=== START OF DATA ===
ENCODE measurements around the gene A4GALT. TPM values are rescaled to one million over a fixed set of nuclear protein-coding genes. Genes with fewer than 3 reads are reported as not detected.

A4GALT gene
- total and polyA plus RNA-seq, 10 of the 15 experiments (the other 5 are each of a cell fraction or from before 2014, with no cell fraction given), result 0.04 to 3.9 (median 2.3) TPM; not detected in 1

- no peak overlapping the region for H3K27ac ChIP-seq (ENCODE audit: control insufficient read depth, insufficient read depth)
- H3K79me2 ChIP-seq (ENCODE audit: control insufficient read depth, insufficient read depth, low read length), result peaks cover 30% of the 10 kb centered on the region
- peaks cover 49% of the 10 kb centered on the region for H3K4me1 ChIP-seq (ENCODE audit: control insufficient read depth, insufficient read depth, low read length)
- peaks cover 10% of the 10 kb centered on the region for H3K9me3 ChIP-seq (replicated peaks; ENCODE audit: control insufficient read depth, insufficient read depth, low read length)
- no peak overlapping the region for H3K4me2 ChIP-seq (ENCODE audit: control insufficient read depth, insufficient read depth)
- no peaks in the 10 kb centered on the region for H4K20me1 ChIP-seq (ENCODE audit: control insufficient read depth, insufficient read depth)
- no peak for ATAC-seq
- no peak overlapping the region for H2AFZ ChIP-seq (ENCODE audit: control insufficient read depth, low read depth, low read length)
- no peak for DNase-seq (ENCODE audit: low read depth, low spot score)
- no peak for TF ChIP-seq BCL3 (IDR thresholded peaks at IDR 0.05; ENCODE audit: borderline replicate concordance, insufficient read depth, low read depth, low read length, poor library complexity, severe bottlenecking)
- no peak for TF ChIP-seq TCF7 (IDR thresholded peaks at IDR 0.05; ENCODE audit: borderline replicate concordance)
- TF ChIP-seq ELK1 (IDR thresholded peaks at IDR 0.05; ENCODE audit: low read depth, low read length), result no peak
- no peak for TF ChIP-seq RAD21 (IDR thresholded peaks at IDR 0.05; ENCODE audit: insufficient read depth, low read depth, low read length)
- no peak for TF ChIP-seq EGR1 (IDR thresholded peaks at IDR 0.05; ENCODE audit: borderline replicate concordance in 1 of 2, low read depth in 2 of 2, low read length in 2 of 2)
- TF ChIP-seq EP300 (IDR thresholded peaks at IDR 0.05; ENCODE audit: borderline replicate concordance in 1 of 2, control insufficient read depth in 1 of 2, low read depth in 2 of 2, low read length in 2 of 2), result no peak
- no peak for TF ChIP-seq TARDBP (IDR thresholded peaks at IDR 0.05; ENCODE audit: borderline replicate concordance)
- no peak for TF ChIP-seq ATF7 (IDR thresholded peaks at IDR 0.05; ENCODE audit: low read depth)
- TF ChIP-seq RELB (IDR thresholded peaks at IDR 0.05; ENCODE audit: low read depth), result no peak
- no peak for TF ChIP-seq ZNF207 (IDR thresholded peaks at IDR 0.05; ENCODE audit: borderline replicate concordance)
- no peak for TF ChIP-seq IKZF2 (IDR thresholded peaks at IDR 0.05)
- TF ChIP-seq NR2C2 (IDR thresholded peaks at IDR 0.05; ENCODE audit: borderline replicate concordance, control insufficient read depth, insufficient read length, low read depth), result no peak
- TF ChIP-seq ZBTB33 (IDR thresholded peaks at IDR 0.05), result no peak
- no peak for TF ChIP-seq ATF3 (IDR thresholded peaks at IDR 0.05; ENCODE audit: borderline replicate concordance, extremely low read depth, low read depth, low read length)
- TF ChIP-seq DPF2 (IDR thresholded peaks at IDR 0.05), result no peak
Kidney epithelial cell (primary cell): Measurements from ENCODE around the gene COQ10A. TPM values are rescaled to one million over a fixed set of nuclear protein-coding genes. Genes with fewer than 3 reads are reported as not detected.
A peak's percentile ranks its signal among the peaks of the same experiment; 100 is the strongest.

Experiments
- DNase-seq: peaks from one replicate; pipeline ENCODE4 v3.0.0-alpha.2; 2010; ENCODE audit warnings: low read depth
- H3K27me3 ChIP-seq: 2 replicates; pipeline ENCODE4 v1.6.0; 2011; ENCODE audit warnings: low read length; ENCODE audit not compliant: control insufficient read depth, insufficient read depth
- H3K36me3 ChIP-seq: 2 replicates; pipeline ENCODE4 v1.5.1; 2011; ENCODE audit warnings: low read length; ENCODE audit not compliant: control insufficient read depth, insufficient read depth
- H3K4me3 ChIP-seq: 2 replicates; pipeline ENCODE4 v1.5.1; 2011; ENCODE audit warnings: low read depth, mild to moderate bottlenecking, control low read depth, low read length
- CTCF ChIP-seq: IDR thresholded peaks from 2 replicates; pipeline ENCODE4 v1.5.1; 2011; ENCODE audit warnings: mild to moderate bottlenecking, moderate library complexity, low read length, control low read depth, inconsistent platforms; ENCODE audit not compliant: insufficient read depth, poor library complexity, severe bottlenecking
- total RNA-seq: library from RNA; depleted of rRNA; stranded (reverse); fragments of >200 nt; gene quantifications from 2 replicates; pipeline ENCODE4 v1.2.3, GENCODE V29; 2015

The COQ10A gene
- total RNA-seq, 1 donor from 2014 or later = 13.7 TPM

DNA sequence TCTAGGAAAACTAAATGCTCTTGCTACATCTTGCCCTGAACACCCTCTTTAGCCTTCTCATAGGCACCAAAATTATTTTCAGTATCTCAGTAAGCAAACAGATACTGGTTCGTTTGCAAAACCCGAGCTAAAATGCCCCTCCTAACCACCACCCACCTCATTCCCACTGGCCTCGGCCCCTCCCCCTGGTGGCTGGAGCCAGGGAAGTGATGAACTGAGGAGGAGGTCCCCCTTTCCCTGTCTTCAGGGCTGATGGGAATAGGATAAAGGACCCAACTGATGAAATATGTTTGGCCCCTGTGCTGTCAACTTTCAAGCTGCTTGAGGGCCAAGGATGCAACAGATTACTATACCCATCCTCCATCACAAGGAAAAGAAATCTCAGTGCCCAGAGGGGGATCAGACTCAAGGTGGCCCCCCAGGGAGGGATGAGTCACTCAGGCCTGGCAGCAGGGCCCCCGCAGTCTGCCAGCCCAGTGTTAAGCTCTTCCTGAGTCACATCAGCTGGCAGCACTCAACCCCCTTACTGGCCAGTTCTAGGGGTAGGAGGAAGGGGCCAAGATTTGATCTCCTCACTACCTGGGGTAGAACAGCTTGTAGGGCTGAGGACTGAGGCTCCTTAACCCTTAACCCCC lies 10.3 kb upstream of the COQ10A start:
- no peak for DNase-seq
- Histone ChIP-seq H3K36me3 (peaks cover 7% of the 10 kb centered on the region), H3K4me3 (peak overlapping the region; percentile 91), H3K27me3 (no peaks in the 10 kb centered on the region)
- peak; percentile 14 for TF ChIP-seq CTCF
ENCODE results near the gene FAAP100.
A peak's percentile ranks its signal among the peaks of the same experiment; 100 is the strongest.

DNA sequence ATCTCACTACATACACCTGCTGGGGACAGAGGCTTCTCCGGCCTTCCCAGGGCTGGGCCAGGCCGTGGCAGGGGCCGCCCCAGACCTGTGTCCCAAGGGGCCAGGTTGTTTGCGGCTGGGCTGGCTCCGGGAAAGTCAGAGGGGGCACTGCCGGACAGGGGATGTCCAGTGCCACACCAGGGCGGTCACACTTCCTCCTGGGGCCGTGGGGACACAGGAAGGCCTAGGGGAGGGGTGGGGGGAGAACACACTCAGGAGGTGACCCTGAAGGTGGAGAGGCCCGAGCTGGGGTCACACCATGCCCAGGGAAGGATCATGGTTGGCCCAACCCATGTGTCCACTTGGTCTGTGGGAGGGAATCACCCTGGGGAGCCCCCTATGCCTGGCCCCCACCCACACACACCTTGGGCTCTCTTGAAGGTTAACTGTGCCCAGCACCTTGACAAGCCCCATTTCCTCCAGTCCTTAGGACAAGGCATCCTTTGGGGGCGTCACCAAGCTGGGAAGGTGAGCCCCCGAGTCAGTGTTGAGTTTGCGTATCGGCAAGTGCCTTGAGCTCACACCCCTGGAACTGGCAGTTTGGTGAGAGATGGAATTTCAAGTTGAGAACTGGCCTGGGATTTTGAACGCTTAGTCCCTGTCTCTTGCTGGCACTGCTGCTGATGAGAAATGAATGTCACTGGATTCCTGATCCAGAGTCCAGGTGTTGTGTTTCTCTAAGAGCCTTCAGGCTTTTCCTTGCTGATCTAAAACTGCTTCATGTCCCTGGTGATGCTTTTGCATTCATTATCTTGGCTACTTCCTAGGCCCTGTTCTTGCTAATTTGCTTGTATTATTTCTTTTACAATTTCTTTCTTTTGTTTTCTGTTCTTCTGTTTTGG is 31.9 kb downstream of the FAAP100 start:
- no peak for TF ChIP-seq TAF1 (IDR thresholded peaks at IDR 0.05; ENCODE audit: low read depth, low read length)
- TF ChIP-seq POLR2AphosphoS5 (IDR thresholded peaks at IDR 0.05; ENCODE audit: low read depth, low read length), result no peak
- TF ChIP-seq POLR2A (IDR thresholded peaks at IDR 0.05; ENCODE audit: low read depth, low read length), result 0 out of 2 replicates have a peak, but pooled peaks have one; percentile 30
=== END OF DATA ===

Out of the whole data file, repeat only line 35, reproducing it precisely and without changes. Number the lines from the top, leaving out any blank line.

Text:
- CTCF ChIP-seq: IDR thresholded peaks from 2 replicates; pipeline ENCODE4 v1.5.1; 2011; ENCODE audit warnings: mild to moderate bottlenecking, moderate library complexity, low read length, control low read depth, inconsistent platforms; ENCODE audit not compliant: insufficient read depth, poor library complexity, severe bottlenecking